Allied tanks, artillery and fighting men may have defeated the enemy on the battlefields of World War Two, but the final victory belongs in part to the humble Liberty ship. The 440-foot-long, 14,000-ton cargo vessels could carry up to 1,600 troops, 2,800 jeeps or 440 tanks across the ocean at a steady speed of just over 11 knots.  And ultimately, it was this ability to move men and materiel across hemispheres in that enabled the Allies to prevail. While the first Liberty ships were completed in about 230 days, by 1943, production was streamlined to just six weeks. As a wartime publicity stunt, one vessel was even speed-assembled in less than 115 hours!  A total of 18 American shipyards welded together more than 2,700 Liberty ships between 1941 and 1945. At the height of production, about three were dropping into the water every 24 hours. To this day, no other class of ship comes close to touching the Liberty in terms of quantities produced.
5. ZiS-3 Field Gun
While both the French 75 and the German 88-mm Flak 18/37 enjoyed production runs of more than 20,000, the Soviet ZiS-3 76-mm gun remains the single most numerous artillery piece ever manufactured. More than 100,000 were forged during the Second World War. After 1945, the model was widely exported and continues to serve in the arsenals of the developing world to this day.
For much of the Cold War, the Soviet T-54/55 series medium tank made up the backbone of Warsaw Pact armour. The thick-skinned, 36-ton war machine was designed around a formidable 125 mm main gun that at the time could blast holes anything the NATO might have thrown at throw at it. But what frightened the western allies the most about the T-54/55 were the sheer numbers of them available. Throughout the 1950s and 60s, tank foundries in the U.S.S.R., Poland and Czechoslovakia produced more than 100,000 of them. After serving in Eastern Europe, tens of thousands of surplus models were then exported to Soviet client states the world over. Vietnam, Afghanistan, India, Mozambique, Iran, Iraq, Angola, Yugoslavia, Syria, China and dozens of other powers added variants of the T-54/55 to their inventories. Many continue to serve in 2015.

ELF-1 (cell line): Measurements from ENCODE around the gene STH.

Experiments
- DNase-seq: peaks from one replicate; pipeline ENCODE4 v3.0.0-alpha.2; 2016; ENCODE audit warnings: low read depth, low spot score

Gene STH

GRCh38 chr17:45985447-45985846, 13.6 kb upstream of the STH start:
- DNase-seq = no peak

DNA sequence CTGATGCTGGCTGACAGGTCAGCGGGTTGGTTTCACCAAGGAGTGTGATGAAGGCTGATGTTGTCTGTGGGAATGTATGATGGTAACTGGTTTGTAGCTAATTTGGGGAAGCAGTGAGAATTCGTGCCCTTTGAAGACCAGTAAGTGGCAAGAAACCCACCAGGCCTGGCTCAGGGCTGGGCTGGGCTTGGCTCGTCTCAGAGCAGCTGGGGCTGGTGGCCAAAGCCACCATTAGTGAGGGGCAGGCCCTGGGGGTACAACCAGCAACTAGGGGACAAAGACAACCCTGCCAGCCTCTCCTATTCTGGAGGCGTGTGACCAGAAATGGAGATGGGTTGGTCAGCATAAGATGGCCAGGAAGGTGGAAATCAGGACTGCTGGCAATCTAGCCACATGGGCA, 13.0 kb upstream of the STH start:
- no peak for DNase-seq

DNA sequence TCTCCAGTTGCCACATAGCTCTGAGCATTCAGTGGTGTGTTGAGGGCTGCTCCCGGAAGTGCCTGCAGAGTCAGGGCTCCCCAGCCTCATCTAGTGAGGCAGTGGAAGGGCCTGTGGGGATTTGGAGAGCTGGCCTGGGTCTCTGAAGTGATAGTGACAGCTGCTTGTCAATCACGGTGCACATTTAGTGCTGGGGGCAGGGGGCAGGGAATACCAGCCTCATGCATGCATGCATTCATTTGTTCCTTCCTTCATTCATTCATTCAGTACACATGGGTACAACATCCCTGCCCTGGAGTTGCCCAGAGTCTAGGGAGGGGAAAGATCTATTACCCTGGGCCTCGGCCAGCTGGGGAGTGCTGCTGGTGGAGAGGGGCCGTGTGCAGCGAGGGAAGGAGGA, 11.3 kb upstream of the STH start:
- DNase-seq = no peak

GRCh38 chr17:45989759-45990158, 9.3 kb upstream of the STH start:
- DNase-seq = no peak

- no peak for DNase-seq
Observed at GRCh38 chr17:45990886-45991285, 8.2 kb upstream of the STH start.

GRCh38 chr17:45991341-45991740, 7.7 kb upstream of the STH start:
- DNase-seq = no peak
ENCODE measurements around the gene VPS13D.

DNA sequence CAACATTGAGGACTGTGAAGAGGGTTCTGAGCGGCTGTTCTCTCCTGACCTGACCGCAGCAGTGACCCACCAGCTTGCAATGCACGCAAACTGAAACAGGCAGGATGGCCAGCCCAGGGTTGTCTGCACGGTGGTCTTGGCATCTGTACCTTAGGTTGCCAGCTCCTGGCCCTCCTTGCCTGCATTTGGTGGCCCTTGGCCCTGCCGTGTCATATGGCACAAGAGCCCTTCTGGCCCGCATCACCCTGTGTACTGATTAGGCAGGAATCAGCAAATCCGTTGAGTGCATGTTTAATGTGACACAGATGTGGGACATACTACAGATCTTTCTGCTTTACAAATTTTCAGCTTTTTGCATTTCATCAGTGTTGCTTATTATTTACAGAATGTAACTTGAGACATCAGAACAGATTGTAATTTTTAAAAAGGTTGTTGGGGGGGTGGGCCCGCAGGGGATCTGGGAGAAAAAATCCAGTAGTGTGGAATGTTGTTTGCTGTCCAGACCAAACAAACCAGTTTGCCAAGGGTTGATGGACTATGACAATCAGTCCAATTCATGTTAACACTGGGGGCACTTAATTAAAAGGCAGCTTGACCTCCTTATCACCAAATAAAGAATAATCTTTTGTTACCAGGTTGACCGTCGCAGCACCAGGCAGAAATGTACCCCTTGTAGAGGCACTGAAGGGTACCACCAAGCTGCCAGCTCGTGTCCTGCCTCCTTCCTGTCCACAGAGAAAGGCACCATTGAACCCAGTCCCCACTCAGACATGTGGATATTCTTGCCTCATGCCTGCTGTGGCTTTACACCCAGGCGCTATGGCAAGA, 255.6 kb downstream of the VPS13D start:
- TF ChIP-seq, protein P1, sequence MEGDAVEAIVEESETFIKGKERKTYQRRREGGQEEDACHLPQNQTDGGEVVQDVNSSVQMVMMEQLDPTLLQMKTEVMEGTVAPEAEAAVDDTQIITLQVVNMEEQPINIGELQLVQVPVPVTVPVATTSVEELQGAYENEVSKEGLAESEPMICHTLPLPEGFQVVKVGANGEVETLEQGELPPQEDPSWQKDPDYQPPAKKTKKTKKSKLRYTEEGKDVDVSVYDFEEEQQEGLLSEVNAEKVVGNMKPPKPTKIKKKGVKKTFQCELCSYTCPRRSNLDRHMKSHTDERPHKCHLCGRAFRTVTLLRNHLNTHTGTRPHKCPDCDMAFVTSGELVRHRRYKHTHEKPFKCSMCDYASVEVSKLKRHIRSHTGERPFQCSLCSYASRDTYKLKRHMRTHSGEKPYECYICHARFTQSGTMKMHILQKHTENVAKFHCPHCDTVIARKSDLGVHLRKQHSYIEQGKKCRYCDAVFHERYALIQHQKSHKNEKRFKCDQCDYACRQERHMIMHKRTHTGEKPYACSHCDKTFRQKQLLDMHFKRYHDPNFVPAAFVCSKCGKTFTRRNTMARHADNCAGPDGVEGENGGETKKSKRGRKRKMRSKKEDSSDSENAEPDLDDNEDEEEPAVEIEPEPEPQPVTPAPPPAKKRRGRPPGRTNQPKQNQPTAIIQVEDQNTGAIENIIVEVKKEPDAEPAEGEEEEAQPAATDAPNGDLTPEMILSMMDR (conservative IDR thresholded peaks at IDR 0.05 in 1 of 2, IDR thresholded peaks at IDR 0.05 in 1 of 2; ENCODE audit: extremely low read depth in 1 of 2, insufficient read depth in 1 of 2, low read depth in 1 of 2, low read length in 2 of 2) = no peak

3. Colt Model 1911
America’s ubiquitous Colt Model 1911 may very well be the most widely manufactured handgun in history. More than 2.7 million have been produced since the First World War and they continue to serve in literally dozens of armies and police forces worldwide.
2. Mosin Nagant
Russian armouries produced a staggering 37 million Mosin Nagant bolt-action rifles since the model was first introduced in 1891. The weapon was standard issue for the Tsar’s soldiers in 1914 and for the Red Army during World War Two. It was later distributed to Moscow’s allies and communist guerrilla movements for much of the Cold War. Millions are still in circulation. Most recently, the antiquated rifles have shown up in news footage coming out of both Syria and Ukraine.
It’s perhaps the most enduring icon of the Cold War: the Kalashnikov or AK-47. The legendary assault rifle is likely the single most produced weapon in all of human history. Since 1947, more than 30 countries have manufactured a mind-blowing 100 million copies of the deadly 7.62 mm gun. It’s been estimated that one out of every five firearms on the planet is an AK-47 or a derivative. Not surprisingly, the AK has been seen in every world hotspot in recent history. In fact, one would be hard pressed to name a conflict in the past 50 years in which the Kalashnikov wasn’t used (the Falklands Islands is the only one that comes to mind.)
(Originally published Feb. 4, 2015)